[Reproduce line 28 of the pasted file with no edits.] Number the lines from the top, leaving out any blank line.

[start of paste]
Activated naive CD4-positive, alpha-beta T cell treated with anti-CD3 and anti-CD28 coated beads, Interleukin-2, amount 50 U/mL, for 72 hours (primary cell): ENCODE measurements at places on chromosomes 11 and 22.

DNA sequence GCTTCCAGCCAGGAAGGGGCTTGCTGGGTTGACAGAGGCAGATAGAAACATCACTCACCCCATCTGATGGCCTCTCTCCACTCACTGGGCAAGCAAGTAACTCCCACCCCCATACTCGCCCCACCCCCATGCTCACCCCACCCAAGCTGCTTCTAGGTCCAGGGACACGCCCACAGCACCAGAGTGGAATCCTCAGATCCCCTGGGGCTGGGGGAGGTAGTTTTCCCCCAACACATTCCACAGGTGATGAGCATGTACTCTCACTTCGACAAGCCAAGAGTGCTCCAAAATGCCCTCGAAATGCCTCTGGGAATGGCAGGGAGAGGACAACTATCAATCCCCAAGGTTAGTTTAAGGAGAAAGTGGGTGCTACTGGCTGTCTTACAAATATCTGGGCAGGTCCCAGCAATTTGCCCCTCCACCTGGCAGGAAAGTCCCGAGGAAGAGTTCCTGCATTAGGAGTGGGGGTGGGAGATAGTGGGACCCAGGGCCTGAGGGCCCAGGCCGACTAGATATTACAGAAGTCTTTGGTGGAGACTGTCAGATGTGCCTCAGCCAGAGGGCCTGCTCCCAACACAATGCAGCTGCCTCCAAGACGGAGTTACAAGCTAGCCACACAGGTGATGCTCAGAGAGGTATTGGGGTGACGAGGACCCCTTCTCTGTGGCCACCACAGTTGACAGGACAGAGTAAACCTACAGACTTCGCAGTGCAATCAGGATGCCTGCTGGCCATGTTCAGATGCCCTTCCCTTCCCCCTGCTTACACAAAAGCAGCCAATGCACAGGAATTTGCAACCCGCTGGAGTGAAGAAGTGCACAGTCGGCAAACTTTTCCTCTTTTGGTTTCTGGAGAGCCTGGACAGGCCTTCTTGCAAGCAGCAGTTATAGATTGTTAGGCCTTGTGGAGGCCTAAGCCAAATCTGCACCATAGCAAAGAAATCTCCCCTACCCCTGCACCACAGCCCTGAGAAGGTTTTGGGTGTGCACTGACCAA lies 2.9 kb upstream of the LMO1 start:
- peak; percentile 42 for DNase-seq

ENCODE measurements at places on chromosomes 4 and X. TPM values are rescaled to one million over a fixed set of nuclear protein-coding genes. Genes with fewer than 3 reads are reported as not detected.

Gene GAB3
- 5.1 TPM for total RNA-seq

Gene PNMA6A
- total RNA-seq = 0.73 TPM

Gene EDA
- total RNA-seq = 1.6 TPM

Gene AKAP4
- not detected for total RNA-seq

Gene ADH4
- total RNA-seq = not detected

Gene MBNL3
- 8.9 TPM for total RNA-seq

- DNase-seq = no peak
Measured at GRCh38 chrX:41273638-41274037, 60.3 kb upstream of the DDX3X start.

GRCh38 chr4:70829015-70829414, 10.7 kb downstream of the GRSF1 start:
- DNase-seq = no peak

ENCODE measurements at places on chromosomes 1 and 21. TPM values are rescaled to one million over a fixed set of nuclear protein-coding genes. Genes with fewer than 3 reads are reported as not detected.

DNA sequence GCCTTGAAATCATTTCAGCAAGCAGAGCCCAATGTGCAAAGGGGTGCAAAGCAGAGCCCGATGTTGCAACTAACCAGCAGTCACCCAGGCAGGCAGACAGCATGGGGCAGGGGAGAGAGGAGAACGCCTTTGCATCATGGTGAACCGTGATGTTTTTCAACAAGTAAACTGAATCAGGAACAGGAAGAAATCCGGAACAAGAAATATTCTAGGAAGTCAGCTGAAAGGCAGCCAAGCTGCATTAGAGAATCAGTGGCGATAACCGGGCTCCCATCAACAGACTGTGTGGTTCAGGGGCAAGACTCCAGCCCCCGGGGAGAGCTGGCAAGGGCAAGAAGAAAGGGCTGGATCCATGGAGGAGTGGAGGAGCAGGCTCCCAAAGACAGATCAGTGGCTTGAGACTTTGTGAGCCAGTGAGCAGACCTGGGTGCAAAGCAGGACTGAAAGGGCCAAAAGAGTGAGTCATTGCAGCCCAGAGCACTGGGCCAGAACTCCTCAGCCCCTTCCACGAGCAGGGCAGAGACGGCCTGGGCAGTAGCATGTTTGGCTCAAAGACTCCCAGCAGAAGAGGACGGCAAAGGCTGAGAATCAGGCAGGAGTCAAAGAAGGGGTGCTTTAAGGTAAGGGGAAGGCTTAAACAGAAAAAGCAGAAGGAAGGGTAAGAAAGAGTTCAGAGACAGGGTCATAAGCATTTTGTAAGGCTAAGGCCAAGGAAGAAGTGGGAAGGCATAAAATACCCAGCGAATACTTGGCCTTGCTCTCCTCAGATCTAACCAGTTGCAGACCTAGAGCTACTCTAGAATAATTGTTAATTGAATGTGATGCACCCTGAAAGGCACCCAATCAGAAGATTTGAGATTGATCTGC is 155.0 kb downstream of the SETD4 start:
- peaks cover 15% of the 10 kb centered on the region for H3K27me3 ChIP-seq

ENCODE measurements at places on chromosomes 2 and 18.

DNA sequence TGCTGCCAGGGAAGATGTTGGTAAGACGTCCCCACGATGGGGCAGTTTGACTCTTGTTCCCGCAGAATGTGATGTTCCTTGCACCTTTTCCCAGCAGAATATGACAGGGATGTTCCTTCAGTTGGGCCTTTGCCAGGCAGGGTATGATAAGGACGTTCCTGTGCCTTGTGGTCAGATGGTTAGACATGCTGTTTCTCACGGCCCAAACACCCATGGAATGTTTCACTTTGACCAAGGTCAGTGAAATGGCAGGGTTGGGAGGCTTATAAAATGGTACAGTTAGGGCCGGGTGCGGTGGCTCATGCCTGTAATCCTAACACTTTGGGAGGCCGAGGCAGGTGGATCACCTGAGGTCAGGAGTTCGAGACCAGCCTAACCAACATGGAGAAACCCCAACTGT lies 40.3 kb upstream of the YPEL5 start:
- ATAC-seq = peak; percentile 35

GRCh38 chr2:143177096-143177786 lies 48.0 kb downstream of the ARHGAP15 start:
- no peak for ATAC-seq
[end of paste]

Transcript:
- no peak for ATAC-seq